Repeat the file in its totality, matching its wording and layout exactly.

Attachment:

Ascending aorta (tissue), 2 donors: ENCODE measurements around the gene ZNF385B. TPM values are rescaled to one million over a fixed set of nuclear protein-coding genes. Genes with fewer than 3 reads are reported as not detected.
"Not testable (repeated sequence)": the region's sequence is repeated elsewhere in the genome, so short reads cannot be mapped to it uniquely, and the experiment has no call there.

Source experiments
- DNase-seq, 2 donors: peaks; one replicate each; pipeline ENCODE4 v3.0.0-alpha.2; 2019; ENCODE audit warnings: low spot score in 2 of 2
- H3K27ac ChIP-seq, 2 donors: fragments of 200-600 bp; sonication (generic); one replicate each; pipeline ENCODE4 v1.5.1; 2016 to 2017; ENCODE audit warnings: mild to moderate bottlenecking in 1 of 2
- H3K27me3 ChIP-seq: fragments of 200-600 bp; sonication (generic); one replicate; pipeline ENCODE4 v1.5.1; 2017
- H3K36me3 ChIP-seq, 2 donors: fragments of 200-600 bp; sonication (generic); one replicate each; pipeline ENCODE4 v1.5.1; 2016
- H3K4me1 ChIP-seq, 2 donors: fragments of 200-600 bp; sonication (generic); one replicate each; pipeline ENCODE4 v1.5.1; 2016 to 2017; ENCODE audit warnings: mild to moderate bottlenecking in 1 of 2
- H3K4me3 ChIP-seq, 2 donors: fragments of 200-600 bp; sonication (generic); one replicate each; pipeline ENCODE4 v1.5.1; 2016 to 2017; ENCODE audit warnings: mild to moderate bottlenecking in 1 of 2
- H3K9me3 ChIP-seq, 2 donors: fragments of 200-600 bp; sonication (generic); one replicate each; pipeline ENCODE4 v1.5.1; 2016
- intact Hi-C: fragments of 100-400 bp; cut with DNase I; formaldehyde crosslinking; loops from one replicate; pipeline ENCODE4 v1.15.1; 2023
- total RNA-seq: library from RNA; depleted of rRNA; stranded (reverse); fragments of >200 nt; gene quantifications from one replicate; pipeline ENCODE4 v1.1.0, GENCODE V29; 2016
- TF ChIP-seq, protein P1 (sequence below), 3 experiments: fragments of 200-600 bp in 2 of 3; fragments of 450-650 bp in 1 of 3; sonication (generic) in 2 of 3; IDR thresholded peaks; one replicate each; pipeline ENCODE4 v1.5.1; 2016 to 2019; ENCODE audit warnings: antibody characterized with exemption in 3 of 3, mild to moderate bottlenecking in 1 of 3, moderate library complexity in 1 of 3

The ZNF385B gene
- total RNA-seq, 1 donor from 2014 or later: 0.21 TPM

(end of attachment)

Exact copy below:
Ascending aorta (tissue), 2 donors: ENCODE measurements around the gene ZNF385B. TPM values are rescaled to one million over a fixed set of nuclear protein-coding genes. Genes with fewer than 3 reads are reported as not detected.
"Not testable (repeated sequence)": the region's sequence is repeated elsewhere in the genome, so short reads cannot be mapped to it uniquely, and the experiment has no call there.

Source experiments
- DNase-seq, 2 donors: peaks; one replicate each; pipeline ENCODE4 v3.0.0-alpha.2; 2019; ENCODE audit warnings: low spot score in 2 of 2
- H3K27ac ChIP-seq, 2 donors: fragments of 200-600 bp; sonication (generic); one replicate each; pipeline ENCODE4 v1.5.1; 2016 to 2017; ENCODE audit warnings: mild to moderate bottlenecking in 1 of 2
- H3K27me3 ChIP-seq: fragments of 200-600 bp; sonication (generic); one replicate; pipeline ENCODE4 v1.5.1; 2017
- H3K36me3 ChIP-seq, 2 donors: fragments of 200-600 bp; sonication (generic); one replicate each; pipeline ENCODE4 v1.5.1; 2016
- H3K4me1 ChIP-seq, 2 donors: fragments of 200-600 bp; sonication (generic); one replicate each; pipeline ENCODE4 v1.5.1; 2016 to 2017; ENCODE audit warnings: mild to moderate bottlenecking in 1 of 2
- H3K4me3 ChIP-seq, 2 donors: fragments of 200-600 bp; sonication (generic); one replicate each; pipeline ENCODE4 v1.5.1; 2016 to 2017; ENCODE audit warnings: mild to moderate bottlenecking in 1 of 2
- H3K9me3 ChIP-seq, 2 donors: fragments of 200-600 bp; sonication (generic); one replicate each; pipeline ENCODE4 v1.5.1; 2016
- intact Hi-C: fragments of 100-400 bp; cut with DNase I; formaldehyde crosslinking; loops from one replicate; pipeline ENCODE4 v1.15.1; 2023
- total RNA-seq: library from RNA; depleted of rRNA; stranded (reverse); fragments of >200 nt; gene quantifications from one replicate; pipeline ENCODE4 v1.1.0, GENCODE V29; 2016
- TF ChIP-seq, protein P1 (sequence below), 3 experiments: fragments of 200-600 bp in 2 of 3; fragments of 450-650 bp in 1 of 3; sonication (generic) in 2 of 3; IDR thresholded peaks; one replicate each; pipeline ENCODE4 v1.5.1; 2016 to 2019; ENCODE audit warnings: antibody characterized with exemption in 3 of 3, mild to moderate bottlenecking in 1 of 3, moderate library complexity in 1 of 3

The ZNF385B gene
- total RNA-seq, 1 donor from 2014 or later: 0.21 TPM